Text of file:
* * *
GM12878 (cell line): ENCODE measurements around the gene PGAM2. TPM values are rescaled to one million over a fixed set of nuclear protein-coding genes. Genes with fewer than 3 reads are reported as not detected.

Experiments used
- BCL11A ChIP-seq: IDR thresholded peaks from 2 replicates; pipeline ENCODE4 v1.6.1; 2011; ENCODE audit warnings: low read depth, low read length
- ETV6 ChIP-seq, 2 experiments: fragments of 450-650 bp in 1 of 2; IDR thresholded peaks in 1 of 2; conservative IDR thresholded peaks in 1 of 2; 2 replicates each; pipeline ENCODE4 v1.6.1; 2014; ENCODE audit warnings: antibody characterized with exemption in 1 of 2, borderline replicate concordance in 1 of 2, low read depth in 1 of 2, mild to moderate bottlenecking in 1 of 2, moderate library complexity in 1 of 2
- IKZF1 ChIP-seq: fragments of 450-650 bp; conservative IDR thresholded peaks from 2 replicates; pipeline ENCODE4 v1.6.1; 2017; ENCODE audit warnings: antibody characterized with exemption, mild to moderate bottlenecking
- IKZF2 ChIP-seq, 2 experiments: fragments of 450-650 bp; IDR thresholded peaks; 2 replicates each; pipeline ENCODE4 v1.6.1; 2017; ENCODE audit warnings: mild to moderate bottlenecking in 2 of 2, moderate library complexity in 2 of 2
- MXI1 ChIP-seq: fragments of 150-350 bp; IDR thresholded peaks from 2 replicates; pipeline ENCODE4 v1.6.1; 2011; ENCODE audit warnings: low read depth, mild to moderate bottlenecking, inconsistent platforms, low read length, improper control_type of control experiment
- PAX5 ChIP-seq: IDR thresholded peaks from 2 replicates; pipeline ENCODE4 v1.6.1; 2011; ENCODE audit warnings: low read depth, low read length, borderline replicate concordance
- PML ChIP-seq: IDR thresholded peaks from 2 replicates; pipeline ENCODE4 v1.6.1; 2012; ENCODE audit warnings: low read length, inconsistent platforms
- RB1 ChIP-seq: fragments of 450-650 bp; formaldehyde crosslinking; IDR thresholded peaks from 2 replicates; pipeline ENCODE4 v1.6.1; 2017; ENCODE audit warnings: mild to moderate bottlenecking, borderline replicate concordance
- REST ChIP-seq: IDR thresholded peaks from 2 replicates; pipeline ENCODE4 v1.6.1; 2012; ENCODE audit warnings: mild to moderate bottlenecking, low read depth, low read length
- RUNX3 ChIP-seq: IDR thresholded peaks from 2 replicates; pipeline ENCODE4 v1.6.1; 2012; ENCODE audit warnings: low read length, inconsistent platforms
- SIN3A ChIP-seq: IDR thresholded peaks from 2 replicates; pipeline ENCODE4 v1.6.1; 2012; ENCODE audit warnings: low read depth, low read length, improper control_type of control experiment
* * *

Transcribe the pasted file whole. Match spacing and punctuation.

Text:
GM12878 (cell line): ENCODE measurements around the gene PGAM2. TPM values are rescaled to one million over a fixed set of nuclear protein-coding genes. Genes with fewer than 3 reads are reported as not detected.

Experiments used
- BCL11A ChIP-seq: IDR thresholded peaks from 2 replicates; pipeline ENCODE4 v1.6.1; 2011; ENCODE audit warnings: low read depth, low read length
- ETV6 ChIP-seq, 2 experiments: fragments of 450-650 bp in 1 of 2; IDR thresholded peaks in 1 of 2; conservative IDR thresholded peaks in 1 of 2; 2 replicates each; pipeline ENCODE4 v1.6.1; 2014; ENCODE audit warnings: antibody characterized with exemption in 1 of 2, borderline replicate concordance in 1 of 2, low read depth in 1 of 2, mild to moderate bottlenecking in 1 of 2, moderate library complexity in 1 of 2
- IKZF1 ChIP-seq: fragments of 450-650 bp; conservative IDR thresholded peaks from 2 replicates; pipeline ENCODE4 v1.6.1; 2017; ENCODE audit warnings: antibody characterized with exemption, mild to moderate bottlenecking
- IKZF2 ChIP-seq, 2 experiments: fragments of 450-650 bp; IDR thresholded peaks; 2 replicates each; pipeline ENCODE4 v1.6.1; 2017; ENCODE audit warnings: mild to moderate bottlenecking in 2 of 2, moderate library complexity in 2 of 2
- MXI1 ChIP-seq: fragments of 150-350 bp; IDR thresholded peaks from 2 replicates; pipeline ENCODE4 v1.6.1; 2011; ENCODE audit warnings: low read depth, mild to moderate bottlenecking, inconsistent platforms, low read length, improper control_type of control experiment
- PAX5 ChIP-seq: IDR thresholded peaks from 2 replicates; pipeline ENCODE4 v1.6.1; 2011; ENCODE audit warnings: low read depth, low read length, borderline replicate concordance
- PML ChIP-seq: IDR thresholded peaks from 2 replicates; pipeline ENCODE4 v1.6.1; 2012; ENCODE audit warnings: low read length, inconsistent platforms
- RB1 ChIP-seq: fragments of 450-650 bp; formaldehyde crosslinking; IDR thresholded peaks from 2 replicates; pipeline ENCODE4 v1.6.1; 2017; ENCODE audit warnings: mild to moderate bottlenecking, borderline replicate concordance
- REST ChIP-seq: IDR thresholded peaks from 2 replicates; pipeline ENCODE4 v1.6.1; 2012; ENCODE audit warnings: mild to moderate bottlenecking, low read depth, low read length
- RUNX3 ChIP-seq: IDR thresholded peaks from 2 replicates; pipeline ENCODE4 v1.6.1; 2012; ENCODE audit warnings: low read length, inconsistent platforms
- SIN3A ChIP-seq: IDR thresholded peaks from 2 replicates; pipeline ENCODE4 v1.6.1; 2012; ENCODE audit warnings: low read depth, low read length, improper control_type of control experiment